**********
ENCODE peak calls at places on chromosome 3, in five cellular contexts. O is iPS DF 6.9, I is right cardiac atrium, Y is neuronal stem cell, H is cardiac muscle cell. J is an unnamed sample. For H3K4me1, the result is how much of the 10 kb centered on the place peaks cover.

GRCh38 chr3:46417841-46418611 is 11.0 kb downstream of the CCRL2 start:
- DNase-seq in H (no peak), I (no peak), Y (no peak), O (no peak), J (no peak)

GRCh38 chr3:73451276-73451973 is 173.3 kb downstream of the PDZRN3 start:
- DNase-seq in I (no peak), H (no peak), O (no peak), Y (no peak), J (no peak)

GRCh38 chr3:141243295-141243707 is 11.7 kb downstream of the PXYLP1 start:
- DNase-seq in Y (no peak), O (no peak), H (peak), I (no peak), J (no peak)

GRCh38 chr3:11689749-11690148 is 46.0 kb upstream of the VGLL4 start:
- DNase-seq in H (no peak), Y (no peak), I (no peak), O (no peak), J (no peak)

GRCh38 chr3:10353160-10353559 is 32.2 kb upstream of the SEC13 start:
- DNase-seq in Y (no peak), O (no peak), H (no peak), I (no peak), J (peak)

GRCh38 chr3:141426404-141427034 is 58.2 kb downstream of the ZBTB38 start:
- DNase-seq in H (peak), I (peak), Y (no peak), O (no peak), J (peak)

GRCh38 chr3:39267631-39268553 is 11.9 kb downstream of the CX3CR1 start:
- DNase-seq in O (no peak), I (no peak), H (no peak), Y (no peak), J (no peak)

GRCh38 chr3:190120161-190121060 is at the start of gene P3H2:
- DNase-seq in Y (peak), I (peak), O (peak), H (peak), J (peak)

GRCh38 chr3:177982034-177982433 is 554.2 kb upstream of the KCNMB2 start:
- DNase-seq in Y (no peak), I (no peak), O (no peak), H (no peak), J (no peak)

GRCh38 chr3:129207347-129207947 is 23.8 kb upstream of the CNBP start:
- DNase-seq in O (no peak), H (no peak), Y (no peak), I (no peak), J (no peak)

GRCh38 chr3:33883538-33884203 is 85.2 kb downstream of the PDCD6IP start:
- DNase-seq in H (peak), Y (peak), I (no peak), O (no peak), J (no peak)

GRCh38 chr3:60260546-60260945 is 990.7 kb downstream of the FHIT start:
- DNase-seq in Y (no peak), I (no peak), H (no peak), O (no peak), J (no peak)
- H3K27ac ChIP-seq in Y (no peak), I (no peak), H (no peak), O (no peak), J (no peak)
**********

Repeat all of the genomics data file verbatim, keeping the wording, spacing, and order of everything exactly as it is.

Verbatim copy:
ENCODE peak calls at places on chromosome 3, in five cellular contexts. O is iPS DF 6.9, I is right cardiac atrium, Y is neuronal stem cell, H is cardiac muscle cell. J is an unnamed sample. For H3K4me1, the result is how much of the 10 kb centered on the place peaks cover.

GRCh38 chr3:46417841-46418611 is 11.0 kb downstream of the CCRL2 start:
- DNase-seq in H (no peak), I (no peak), Y (no peak), O (no peak), J (no peak)

GRCh38 chr3:73451276-73451973 is 173.3 kb downstream of the PDZRN3 start:
- DNase-seq in I (no peak), H (no peak), O (no peak), Y (no peak), J (no peak)

GRCh38 chr3:141243295-141243707 is 11.7 kb downstream of the PXYLP1 start:
- DNase-seq in Y (no peak), O (no peak), H (peak), I (no peak), J (no peak)

GRCh38 chr3:11689749-11690148 is 46.0 kb upstream of the VGLL4 start:
- DNase-seq in H (no peak), Y (no peak), I (no peak), O (no peak), J (no peak)

GRCh38 chr3:10353160-10353559 is 32.2 kb upstream of the SEC13 start:
- DNase-seq in Y (no peak), O (no peak), H (no peak), I (no peak), J (peak)

GRCh38 chr3:141426404-141427034 is 58.2 kb downstream of the ZBTB38 start:
- DNase-seq in H (peak), I (peak), Y (no peak), O (no peak), J (peak)

GRCh38 chr3:39267631-39268553 is 11.9 kb downstream of the CX3CR1 start:
- DNase-seq in O (no peak), I (no peak), H (no peak), Y (no peak), J (no peak)

GRCh38 chr3:190120161-190121060 is at the start of gene P3H2:
- DNase-seq in Y (peak), I (peak), O (peak), H (peak), J (peak)

GRCh38 chr3:177982034-177982433 is 554.2 kb upstream of the KCNMB2 start:
- DNase-seq in Y (no peak), I (no peak), O (no peak), H (no peak), J (no peak)

GRCh38 chr3:129207347-129207947 is 23.8 kb upstream of the CNBP start:
- DNase-seq in O (no peak), H (no peak), Y (no peak), I (no peak), J (no peak)

GRCh38 chr3:33883538-33884203 is 85.2 kb downstream of the PDCD6IP start:
- DNase-seq in H (peak), Y (peak), I (no peak), O (no peak), J (no peak)

GRCh38 chr3:60260546-60260945 is 990.7 kb downstream of the FHIT start:
- DNase-seq in Y (no peak), I (no peak), H (no peak), O (no peak), J (no peak)
- H3K27ac ChIP-seq in Y (no peak), I (no peak), H (no peak), O (no peak), J (no peak)